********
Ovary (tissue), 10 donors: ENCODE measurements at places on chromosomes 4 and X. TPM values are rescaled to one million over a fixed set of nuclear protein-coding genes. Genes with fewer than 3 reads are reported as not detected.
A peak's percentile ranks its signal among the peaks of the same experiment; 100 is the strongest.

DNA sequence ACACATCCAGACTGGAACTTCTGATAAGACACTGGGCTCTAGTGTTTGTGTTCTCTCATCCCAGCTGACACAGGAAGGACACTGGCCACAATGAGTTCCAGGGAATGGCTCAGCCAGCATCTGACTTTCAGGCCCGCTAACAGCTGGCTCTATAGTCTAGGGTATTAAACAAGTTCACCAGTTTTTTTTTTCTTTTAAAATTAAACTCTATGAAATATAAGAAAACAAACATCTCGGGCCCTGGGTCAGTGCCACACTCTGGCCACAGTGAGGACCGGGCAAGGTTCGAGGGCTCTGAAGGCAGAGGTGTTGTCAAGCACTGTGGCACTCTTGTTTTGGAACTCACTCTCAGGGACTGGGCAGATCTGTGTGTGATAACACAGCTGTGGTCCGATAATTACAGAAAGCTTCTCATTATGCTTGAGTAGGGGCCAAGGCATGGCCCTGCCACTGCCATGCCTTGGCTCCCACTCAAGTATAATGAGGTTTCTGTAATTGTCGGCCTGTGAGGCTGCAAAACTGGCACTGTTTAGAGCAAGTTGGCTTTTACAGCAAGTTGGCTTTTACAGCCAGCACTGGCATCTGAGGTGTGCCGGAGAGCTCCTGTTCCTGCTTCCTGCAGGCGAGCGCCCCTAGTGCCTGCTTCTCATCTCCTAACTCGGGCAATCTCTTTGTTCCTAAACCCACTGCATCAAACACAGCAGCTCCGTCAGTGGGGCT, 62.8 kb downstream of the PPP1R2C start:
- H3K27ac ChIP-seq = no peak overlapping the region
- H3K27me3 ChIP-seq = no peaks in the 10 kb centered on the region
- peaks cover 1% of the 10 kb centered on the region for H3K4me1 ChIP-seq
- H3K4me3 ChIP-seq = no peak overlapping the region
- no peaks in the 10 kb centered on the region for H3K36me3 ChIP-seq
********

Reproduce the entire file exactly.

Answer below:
Ovary (tissue), 10 donors: ENCODE measurements at places on chromosomes 4 and X. TPM values are rescaled to one million over a fixed set of nuclear protein-coding genes. Genes with fewer than 3 reads are reported as not detected.
A peak's percentile ranks its signal among the peaks of the same experiment; 100 is the strongest.

DNA sequence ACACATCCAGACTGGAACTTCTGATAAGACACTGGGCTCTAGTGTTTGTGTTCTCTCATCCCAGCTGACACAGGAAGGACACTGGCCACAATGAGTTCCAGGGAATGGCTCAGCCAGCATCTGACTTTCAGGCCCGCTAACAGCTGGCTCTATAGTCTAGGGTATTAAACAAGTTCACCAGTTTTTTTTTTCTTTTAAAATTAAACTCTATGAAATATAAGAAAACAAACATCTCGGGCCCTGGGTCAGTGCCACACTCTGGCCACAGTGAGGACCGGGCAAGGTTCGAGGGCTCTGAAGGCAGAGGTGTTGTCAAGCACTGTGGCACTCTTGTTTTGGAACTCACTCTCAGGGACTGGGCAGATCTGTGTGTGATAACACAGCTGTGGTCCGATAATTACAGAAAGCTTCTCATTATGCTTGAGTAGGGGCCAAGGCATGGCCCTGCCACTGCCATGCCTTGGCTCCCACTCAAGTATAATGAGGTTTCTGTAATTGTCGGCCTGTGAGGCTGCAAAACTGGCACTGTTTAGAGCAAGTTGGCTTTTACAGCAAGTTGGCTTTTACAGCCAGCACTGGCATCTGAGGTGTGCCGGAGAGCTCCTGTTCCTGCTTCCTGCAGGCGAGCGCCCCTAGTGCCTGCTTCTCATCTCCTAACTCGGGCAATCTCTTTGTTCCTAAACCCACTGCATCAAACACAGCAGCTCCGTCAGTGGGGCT, 62.8 kb downstream of the PPP1R2C start:
- H3K27ac ChIP-seq = no peak overlapping the region
- H3K27me3 ChIP-seq = no peaks in the 10 kb centered on the region
- peaks cover 1% of the 10 kb centered on the region for H3K4me1 ChIP-seq
- H3K4me3 ChIP-seq = no peak overlapping the region
- no peaks in the 10 kb centered on the region for H3K36me3 ChIP-seq